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Treasuries Hit as US Sales Struggle to Lure Buyers: Markets Wrap

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(Bloomberg) -- The world's biggest bond market sold off after weak Treasury sales, with traders also weighing mixed economic data and remarks from Federal Reserve speakers for clues on the policy outlook.

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Treasuries extended losses after the US sold $70 billion of five-year notes at 4.553% — above the pre-auction level of 4.540%. An earlier offering of $69 billion in two-year notes also came on the soft side. Just a few days before the Fed's favorite price gauge, a report showed US consumer confidence unexpectedly rose in May — though recession expectations increased as well.

"Treasury yields are rising to the high of the day after the 5-year auction was poor," said Peter Boockvar at The Boock Report. "This follows the 2-year auction earlier today that was mediocre — and will be followed by a 7-year tomorrow."

US 10-year yields climbed eight basis points to 4.54%. The S&P 500 was little changed. The Nasdaq Composite closed above 17,000 for the first time ever. Nvidia Corp. rallied 7% after the Information reported Elon Musk has indicated its artificial intelligence startup xAI — which has raised $6 billion — will use the chipmaker's H100 graphics processing units.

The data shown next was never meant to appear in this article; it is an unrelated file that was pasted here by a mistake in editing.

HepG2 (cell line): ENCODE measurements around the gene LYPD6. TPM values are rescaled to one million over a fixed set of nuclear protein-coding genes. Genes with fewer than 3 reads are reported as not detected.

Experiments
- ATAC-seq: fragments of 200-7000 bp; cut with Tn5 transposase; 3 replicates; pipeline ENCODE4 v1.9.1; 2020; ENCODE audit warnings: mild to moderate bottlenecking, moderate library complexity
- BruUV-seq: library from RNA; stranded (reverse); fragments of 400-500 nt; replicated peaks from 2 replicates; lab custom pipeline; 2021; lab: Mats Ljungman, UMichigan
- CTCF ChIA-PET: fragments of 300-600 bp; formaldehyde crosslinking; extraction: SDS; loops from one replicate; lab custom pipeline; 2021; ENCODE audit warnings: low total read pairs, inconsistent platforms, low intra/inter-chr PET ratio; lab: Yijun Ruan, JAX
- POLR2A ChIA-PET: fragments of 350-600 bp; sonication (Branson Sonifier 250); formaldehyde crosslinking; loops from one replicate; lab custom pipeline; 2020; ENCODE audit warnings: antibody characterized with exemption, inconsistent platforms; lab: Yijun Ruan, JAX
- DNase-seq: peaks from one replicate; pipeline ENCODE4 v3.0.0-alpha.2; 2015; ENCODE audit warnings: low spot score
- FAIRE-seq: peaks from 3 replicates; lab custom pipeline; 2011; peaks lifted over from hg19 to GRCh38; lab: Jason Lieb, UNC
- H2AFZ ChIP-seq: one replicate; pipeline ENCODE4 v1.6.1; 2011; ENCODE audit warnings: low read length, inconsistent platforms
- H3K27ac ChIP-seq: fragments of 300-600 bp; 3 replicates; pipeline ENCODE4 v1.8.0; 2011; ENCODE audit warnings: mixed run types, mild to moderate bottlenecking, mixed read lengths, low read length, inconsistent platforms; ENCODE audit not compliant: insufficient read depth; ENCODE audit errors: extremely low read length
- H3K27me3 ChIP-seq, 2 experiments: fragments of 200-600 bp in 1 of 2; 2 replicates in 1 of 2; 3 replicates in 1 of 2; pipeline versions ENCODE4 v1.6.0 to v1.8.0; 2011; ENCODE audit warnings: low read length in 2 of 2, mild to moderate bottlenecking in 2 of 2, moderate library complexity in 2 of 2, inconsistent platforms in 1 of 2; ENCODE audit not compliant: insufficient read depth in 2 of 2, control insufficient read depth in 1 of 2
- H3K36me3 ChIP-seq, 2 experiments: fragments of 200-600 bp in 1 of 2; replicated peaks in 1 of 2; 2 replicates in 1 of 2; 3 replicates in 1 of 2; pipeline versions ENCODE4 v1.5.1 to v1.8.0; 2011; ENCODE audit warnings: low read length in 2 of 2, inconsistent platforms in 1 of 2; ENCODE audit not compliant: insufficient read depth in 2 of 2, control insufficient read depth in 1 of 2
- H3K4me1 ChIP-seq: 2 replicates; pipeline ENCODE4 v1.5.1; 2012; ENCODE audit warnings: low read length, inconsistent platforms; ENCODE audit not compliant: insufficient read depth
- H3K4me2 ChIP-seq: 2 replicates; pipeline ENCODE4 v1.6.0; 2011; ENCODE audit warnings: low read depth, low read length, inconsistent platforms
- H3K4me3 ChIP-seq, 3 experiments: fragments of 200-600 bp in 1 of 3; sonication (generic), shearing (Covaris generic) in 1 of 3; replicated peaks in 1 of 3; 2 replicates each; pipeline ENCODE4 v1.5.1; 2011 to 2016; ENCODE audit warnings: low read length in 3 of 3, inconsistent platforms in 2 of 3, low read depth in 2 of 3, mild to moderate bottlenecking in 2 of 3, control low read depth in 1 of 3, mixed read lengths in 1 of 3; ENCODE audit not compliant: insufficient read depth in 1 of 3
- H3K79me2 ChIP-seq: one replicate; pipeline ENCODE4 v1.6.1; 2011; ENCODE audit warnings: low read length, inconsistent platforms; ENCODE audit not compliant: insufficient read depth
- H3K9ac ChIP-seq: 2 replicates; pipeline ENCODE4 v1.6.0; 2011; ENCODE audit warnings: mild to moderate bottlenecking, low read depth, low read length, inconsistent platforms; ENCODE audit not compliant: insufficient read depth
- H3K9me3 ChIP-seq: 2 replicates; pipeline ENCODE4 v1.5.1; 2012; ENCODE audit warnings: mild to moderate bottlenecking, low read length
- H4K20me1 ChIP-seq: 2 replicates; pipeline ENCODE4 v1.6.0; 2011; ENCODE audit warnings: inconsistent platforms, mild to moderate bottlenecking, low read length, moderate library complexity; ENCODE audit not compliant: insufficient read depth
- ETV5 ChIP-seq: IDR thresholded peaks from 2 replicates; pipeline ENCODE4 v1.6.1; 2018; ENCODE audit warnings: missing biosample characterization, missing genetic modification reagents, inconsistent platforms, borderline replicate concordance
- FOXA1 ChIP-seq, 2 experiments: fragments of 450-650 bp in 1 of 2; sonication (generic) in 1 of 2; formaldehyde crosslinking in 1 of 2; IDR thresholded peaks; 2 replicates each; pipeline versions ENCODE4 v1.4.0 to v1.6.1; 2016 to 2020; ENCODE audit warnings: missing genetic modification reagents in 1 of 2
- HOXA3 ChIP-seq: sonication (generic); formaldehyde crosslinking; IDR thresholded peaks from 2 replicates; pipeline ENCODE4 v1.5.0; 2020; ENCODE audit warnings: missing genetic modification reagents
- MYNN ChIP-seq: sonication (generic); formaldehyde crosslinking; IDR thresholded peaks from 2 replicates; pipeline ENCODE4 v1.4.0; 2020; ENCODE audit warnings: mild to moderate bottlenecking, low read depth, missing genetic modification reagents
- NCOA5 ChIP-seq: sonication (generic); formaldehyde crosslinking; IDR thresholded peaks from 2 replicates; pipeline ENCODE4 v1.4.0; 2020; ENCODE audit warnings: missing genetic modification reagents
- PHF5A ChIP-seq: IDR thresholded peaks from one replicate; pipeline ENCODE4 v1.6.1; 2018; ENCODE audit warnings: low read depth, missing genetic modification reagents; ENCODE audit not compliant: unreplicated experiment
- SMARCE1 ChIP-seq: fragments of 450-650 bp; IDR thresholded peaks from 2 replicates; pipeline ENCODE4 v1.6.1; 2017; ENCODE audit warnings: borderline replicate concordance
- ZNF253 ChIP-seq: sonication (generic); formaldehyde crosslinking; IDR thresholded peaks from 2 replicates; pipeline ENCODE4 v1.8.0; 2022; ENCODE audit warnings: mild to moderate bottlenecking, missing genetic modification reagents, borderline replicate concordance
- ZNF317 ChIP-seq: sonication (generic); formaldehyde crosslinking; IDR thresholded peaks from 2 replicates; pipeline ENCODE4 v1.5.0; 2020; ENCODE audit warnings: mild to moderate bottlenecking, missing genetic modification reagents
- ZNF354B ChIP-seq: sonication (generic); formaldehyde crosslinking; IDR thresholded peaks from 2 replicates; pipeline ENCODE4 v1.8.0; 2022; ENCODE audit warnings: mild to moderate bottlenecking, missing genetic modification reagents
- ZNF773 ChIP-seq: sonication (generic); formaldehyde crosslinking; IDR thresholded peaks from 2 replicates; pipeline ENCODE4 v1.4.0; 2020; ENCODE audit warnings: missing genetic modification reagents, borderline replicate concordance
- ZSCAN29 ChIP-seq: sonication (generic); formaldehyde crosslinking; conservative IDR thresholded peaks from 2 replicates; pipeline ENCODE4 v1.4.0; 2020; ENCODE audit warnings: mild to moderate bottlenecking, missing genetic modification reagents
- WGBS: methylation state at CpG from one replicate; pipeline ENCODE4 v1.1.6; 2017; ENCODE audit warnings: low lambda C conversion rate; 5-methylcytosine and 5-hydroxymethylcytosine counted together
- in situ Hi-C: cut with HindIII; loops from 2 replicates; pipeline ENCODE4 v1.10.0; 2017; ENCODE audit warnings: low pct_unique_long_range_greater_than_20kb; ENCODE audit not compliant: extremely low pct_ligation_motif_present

Bitcoin fell as traders monitored transfers by wallets belonging to the failed Mt. Gox exchange. Oil advanced as tensions flared in the Middle East, with a vessel attacked in the Red Sea and Israeli tanks reaching the center of Rafah.

"It may be a short week, but it looks to be a busy one," said Chris Larkin at E*Trade from Morgan Stanley. "With last week's FOMC minutes sounding a hawkish tone, traders will be eager to see cool data that could make it easier for the Fed to cut rates."

As Wall Street returned from the holiday weekend, the "T+1" rule came into effect — making US equities settle in one day rather than two.

Investors also waded through remarks from Fed Bank of Minneapolis President Neel Kashkari, who said the policy stance is restrictive, but officials haven't entirely ruled out additional rate hikes.

Bond traders who are stuck in a waiting game over Fed rate policy may soon get some welcome support.

Starting on Wednesday, and for the first time since the early 2000s, the Treasury Department will launch a series of buybacks targeting seasoned and harder-to-trade debt. Then in June, the US central bank is set to begin tapering the pace of its balance-sheet unwind, known as quantitative tightening, or QT.

The Fed's first-line inflation gauge is about to show some modest relief from stubborn price pressures, corroborating central bankers' prudence about the timing of interest-rate cuts.

Economists expect the personal consumption expenditures price index minus food and energy — due on Friday — to rise 0.2% in April. That would mark the smallest advance so far this year for the measure, which provides a better snapshot of underlying inflation.

Swap contracts are currently pricing in around 30 basis points of Fed rate cuts for all of 2024 — which equates to one reduction as the Fed moves have historically been increments of 25 basis points.

"We now expect the first Fed rate cut to come in November or December," said Chris Low at FHN Financial. "The FOMC is looking for multiple good inflation reports, and by good, people like Governor Christopher Waller imply they should be mostly better even than April, let alone any of the months of the first quarter."

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This story was produced with the assistance of Bloomberg Automation.

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